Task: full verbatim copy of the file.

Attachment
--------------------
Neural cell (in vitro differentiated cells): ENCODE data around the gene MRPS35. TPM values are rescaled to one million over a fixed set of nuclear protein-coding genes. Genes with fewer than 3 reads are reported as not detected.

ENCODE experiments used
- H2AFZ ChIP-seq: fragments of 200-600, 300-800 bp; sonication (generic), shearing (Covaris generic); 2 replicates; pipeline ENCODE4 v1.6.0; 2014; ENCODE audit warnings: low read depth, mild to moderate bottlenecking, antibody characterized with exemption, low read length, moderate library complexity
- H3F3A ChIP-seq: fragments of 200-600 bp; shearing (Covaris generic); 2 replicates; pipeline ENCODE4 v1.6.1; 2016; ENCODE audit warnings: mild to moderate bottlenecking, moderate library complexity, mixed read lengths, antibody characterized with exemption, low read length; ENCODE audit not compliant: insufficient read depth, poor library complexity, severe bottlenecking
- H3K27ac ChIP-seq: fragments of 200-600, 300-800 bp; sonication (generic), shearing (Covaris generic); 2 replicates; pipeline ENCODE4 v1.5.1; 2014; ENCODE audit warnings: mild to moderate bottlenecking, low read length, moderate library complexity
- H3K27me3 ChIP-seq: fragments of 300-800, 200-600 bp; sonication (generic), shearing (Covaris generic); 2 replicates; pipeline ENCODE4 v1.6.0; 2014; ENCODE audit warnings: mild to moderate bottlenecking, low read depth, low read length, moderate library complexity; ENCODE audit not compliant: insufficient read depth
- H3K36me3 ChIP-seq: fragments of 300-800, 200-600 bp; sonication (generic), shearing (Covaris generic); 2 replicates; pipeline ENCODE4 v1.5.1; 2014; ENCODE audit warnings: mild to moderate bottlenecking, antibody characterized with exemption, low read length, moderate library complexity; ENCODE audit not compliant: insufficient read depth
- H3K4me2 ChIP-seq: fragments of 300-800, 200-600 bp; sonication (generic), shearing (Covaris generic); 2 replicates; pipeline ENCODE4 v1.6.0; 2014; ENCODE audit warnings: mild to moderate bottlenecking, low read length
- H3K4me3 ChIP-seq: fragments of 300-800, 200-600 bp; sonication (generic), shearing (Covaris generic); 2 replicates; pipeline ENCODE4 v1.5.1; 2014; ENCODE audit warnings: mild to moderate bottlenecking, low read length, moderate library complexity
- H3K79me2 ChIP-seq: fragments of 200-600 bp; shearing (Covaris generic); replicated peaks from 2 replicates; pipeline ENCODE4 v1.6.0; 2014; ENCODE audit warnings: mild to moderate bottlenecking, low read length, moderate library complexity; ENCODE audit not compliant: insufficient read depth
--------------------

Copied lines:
Neural cell (in vitro differentiated cells): ENCODE data around the gene MRPS35. TPM values are rescaled to one million over a fixed set of nuclear protein-coding genes. Genes with fewer than 3 reads are reported as not detected.

ENCODE experiments used
- H2AFZ ChIP-seq: fragments of 200-600, 300-800 bp; sonication (generic), shearing (Covaris generic); 2 replicates; pipeline ENCODE4 v1.6.0; 2014; ENCODE audit warnings: low read depth, mild to moderate bottlenecking, antibody characterized with exemption, low read length, moderate library complexity
- H3F3A ChIP-seq: fragments of 200-600 bp; shearing (Covaris generic); 2 replicates; pipeline ENCODE4 v1.6.1; 2016; ENCODE audit warnings: mild to moderate bottlenecking, moderate library complexity, mixed read lengths, antibody characterized with exemption, low read length; ENCODE audit not compliant: insufficient read depth, poor library complexity, severe bottlenecking
- H3K27ac ChIP-seq: fragments of 200-600, 300-800 bp; sonication (generic), shearing (Covaris generic); 2 replicates; pipeline ENCODE4 v1.5.1; 2014; ENCODE audit warnings: mild to moderate bottlenecking, low read length, moderate library complexity
- H3K27me3 ChIP-seq: fragments of 300-800, 200-600 bp; sonication (generic), shearing (Covaris generic); 2 replicates; pipeline ENCODE4 v1.6.0; 2014; ENCODE audit warnings: mild to moderate bottlenecking, low read depth, low read length, moderate library complexity; ENCODE audit not compliant: insufficient read depth
- H3K36me3 ChIP-seq: fragments of 300-800, 200-600 bp; sonication (generic), shearing (Covaris generic); 2 replicates; pipeline ENCODE4 v1.5.1; 2014; ENCODE audit warnings: mild to moderate bottlenecking, antibody characterized with exemption, low read length, moderate library complexity; ENCODE audit not compliant: insufficient read depth
- H3K4me2 ChIP-seq: fragments of 300-800, 200-600 bp; sonication (generic), shearing (Covaris generic); 2 replicates; pipeline ENCODE4 v1.6.0; 2014; ENCODE audit warnings: mild to moderate bottlenecking, low read length
- H3K4me3 ChIP-seq: fragments of 300-800, 200-600 bp; sonication (generic), shearing (Covaris generic); 2 replicates; pipeline ENCODE4 v1.5.1; 2014; ENCODE audit warnings: mild to moderate bottlenecking, low read length, moderate library complexity
- H3K79me2 ChIP-seq: fragments of 200-600 bp; shearing (Covaris generic); replicated peaks from 2 replicates; pipeline ENCODE4 v1.6.0; 2014; ENCODE audit warnings: mild to moderate bottlenecking, low read length, moderate library complexity; ENCODE audit not compliant: insufficient read depth